07/19/2011 10:02 am ET Updated Sep 18, 2011

Time in a Bottle: A Quick Shorthand for Cellar-Aging Wine

Although the image of an old bottle of wine, crusted with cellar age-label peeling off-is a romantic one, the perception that all wine-or even most wine-needs years of aging is an incorrect one. "How long should I age this?" is one of the most common questions wine makers and sellers are asked and it's also among the more pointless ones.

While all wine benefits from a few months of rest after bottling to recover from the trauma of the sudden oxygenation, sulfur dosage and rough handling that accompanies the bottling process -- the so called "bottle shock -- most of the world's wines are ready to drink when they hit the shelves, or a few months after.

So what wines should you age?

Most white wine is meant to be consumed within the year the vintage is current. Typically this would mean drinking a 2010 white wine in 2011, although some 2011 white wines from the Southern Hemisphere, due to its inverted growing season, will be available late this year. There are exceptions -- most classified-growth white Burgundy continues to evolve for 3-5 years after bottling and the same can be said for high-acid whites like Riesling, Albarino/Alvarinho, and Gruner Veltliner from better vineyard sites.

There are also a small handful of white wines that are meant to age for a decade or more. These are typically either sweeter wines like German Riesling and Chenin Blanc from Vouvray in France or white wines which spend several years in oak and are deliberately partially oxidized: white Riojas, the Garrafeira whites from Portugal and the weirdly delicious wines from Jura, France.

Altogether, those age-worthy white wines represent a tiny percentage of white wine produced in the world. Hanging on to that bottle of Woodbridge Chardonnay for 10 years won't make it any better -- might not make it any worse, though.

(As an aside, I should note that what most of these white wines do is evolve rather than improve. They'll be different and present new flavors and aromas with time but that evolution is merely interesting and not necessarily an improvement. The complex petrol, honey and cooked apricot notes of a 20 year-old Riesling are interesting, but a fresh, bright and acidic young Riesling is delicious too.)

Red wines need to spend more time in the bottle, but thankfully most producers -- except the French and Napa Valley Cab growers -- generally hold their wines back for release until they are ready to be consumed. In the rush for cash, the French often release their reds too early -- especially the Burgundies -- and you'd be hard pressed to find a premium Bordeaux or Napa Cabernet that wouldn't benefit from at least two, three or a dozen more years in the bottle. Compare that to the Gran Reservas from Rioja, Spain where many producers' current releases are the 2001 vintage.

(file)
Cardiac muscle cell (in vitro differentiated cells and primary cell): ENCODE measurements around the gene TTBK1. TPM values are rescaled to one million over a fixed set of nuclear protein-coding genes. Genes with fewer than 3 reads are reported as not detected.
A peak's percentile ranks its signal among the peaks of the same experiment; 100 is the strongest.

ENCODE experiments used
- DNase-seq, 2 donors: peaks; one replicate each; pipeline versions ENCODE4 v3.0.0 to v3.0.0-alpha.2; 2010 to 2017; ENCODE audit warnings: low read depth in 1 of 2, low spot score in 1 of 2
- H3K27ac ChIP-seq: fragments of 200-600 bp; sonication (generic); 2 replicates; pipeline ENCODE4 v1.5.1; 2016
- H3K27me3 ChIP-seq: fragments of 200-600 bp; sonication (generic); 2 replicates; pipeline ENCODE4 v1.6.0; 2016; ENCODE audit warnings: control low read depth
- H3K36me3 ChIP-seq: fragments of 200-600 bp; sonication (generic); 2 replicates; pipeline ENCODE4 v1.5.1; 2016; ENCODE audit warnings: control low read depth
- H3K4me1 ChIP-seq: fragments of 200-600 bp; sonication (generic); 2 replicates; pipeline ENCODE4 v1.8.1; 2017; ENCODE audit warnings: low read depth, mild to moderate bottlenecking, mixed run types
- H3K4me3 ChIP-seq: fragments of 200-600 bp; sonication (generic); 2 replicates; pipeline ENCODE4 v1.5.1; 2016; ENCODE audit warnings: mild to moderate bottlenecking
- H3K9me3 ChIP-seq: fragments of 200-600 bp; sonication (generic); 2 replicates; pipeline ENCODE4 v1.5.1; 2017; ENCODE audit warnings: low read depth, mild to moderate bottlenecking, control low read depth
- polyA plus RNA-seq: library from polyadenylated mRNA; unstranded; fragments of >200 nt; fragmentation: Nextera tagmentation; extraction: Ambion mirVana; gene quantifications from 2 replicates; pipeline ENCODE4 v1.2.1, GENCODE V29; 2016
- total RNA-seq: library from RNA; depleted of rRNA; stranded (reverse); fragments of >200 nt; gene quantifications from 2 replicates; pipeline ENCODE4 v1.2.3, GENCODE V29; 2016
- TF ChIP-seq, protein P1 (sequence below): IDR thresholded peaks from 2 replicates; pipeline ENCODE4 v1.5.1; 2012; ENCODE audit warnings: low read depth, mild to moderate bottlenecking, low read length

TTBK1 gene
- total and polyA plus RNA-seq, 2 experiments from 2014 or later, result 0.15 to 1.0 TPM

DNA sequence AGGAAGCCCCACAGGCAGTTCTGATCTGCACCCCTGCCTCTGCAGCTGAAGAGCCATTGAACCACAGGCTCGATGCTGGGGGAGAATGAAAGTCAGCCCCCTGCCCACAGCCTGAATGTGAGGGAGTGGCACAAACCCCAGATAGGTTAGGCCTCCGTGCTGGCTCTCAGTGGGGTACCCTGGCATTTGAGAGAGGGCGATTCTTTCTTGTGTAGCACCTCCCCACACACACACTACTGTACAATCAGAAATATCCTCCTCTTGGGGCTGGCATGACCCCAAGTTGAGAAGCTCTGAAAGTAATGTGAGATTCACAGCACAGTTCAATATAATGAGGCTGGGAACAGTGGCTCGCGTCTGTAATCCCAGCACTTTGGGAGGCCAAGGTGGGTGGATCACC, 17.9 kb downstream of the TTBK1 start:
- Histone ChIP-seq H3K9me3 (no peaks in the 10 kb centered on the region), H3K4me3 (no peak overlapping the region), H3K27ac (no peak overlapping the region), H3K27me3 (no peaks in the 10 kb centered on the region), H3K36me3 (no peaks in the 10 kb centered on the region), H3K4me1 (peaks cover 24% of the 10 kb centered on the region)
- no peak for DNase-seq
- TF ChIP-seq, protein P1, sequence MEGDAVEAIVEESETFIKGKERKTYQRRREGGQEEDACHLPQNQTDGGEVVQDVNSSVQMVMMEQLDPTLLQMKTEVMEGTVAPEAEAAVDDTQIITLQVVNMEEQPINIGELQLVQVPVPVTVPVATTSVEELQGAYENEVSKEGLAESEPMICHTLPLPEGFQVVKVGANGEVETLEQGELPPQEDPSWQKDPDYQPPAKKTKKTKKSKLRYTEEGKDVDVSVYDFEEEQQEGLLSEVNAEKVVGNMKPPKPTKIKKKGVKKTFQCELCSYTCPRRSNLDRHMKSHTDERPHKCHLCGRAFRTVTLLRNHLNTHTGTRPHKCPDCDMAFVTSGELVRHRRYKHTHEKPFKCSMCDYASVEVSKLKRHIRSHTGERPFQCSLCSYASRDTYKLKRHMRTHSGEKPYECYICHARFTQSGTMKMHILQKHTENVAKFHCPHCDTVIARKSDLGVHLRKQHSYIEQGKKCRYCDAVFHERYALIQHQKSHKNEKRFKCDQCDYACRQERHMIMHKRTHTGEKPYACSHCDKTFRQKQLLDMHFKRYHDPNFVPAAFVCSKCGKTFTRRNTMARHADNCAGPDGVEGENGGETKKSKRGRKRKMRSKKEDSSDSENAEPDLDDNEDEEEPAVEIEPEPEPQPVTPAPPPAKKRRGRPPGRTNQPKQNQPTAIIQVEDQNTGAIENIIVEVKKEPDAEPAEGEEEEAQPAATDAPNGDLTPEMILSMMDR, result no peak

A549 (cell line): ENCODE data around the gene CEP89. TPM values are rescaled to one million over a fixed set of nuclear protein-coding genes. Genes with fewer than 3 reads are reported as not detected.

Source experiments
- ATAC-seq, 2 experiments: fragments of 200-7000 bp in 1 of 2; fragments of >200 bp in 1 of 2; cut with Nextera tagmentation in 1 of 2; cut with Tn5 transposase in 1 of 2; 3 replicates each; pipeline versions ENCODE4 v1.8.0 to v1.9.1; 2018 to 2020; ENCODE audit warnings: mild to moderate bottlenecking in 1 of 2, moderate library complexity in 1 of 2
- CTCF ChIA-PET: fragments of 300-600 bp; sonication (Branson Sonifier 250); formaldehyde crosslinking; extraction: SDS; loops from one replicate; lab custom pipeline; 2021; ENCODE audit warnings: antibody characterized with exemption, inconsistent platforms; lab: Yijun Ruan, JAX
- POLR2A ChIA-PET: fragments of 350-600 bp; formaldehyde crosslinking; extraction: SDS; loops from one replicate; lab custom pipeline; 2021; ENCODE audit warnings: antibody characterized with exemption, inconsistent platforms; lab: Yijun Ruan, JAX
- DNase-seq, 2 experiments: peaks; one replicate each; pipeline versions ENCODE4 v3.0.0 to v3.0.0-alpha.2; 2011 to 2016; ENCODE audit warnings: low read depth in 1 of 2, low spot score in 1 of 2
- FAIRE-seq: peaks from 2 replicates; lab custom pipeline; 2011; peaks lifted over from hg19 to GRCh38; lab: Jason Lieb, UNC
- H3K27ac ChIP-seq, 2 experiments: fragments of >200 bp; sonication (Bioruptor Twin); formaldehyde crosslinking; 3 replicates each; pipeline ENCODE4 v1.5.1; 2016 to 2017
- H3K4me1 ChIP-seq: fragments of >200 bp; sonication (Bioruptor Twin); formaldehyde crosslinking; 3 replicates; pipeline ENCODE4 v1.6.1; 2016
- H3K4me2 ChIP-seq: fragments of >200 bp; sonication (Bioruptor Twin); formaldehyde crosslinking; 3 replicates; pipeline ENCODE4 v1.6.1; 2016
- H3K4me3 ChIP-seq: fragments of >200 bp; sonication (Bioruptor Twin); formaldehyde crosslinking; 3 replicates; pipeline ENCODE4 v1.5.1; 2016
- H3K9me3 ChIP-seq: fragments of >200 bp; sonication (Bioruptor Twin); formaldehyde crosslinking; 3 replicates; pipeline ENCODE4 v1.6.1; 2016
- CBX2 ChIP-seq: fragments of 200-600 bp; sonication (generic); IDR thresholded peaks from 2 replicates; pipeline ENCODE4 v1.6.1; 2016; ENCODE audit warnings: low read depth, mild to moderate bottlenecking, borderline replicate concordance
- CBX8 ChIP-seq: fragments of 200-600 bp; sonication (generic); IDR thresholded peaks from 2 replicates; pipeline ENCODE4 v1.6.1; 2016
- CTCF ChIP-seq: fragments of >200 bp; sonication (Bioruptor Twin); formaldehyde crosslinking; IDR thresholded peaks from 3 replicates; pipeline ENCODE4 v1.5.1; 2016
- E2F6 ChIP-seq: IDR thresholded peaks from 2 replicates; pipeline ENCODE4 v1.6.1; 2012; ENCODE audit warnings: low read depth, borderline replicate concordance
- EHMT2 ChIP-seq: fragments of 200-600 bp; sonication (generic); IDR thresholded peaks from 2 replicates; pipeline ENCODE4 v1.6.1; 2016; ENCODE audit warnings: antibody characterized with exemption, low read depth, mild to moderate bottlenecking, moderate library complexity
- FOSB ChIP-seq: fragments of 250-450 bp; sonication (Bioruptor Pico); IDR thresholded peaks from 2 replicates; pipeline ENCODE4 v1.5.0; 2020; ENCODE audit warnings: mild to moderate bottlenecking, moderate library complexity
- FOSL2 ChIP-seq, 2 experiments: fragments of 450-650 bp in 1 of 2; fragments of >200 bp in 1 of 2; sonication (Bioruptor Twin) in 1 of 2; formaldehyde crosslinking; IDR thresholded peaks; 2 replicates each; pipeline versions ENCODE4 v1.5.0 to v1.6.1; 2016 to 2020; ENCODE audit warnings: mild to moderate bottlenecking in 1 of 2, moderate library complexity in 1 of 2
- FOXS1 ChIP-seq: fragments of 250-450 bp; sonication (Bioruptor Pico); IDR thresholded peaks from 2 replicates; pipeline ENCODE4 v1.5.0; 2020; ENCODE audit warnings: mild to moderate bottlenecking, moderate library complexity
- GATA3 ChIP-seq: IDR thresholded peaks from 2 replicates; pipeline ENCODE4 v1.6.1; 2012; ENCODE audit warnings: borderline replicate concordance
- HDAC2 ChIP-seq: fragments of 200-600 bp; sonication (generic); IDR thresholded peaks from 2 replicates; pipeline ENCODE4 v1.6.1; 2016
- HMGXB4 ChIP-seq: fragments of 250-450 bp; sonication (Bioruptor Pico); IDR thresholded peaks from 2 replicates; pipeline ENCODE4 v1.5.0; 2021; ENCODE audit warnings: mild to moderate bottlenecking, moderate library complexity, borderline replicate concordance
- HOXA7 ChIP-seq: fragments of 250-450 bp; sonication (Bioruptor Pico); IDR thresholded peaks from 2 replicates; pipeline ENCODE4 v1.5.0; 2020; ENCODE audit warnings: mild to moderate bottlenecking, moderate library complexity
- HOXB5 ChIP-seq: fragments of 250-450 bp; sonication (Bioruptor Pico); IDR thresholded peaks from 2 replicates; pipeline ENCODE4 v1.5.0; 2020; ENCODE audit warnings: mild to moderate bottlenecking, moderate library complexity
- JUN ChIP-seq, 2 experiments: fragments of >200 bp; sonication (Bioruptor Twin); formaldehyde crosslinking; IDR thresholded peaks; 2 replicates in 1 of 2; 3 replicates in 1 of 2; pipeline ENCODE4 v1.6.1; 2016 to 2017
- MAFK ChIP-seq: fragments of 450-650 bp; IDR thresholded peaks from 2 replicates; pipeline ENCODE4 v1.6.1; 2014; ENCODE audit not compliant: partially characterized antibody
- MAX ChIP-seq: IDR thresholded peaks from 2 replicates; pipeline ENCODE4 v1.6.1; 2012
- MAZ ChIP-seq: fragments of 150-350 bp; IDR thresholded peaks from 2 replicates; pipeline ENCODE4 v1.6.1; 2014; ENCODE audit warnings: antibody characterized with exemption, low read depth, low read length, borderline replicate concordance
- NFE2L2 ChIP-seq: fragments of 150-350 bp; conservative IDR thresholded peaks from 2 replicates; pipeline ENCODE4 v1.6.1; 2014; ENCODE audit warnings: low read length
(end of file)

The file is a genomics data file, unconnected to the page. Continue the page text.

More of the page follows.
Since one of the most important chemical processes that takes place in the aging of wine is the one by which tannin binds with pigment and forms a precipitate, the more tannic the varietals are in a wine, the more they benefit from bottle aging. Grapes like Cabernet Sauvignon, Sangiovese, Syrah, Tannat -- and blends built on those grapes -- will benefit from extra time in your cellar. Tannins will mellow and more fruit and spice will emerge. Fruitier grapes -- Zinfandel, Garnacha -- don't need as much time, since the fruit flavors will start to dissipate with age. And while few red wines will be harmed by an extra 2-4 years in the bottle, few-even very expensive ones -- will benefit from any more than an extra 5 or so years' wait after release. The exceptions that prove the rule -- those wines that do need 15 years or more -- are almost invariably ultra-premium and very rare.

And of course there are numerous exceptions to all of the above statements -- Garnacha (Grenache), while generally short-lived, also forms the backbone of the wines from Chateauneuf-du-Pape in France's Southern Rhone Valley and the best examples can improve for a dozen years or more. Viognier is almost universally regarded as a white wine meant to be drunk within a year or two of bottling, but Chateau-Grillet in the Northern Rhone produces Viognier meant to age for 10 years or more.

But speaking to the every day wine consumer, if your white wine's vintage is within 1-2 years of 2011 and your red wine vintage is within 3-4 years of 2011, drink it. For a wine you find particularly interesting, do what I do: buy three bottles and drink one now, drink one a year from now, and save one for a special dinner several years down the road.

Here are some reasonably-priced wines that are worth aging a few extra years if you're curious:

Whites: Oak-aged white Riojas, Chablis (Burgundy), old-vine Albarino/Alvarinho, old-vine Gruner Veltliner, Northern California Gewurztraminer, Dry Furmint from Hungary.

Red: Rioja Crianza and Reserva, cool-climate California Zinfandel, Sonoma County Petite Sirah, old-vine Languedoc-Roussillon wines.

Those lists are by no means all-inclusive. What are your experiences, both good and bad, with cellar aging wine at home?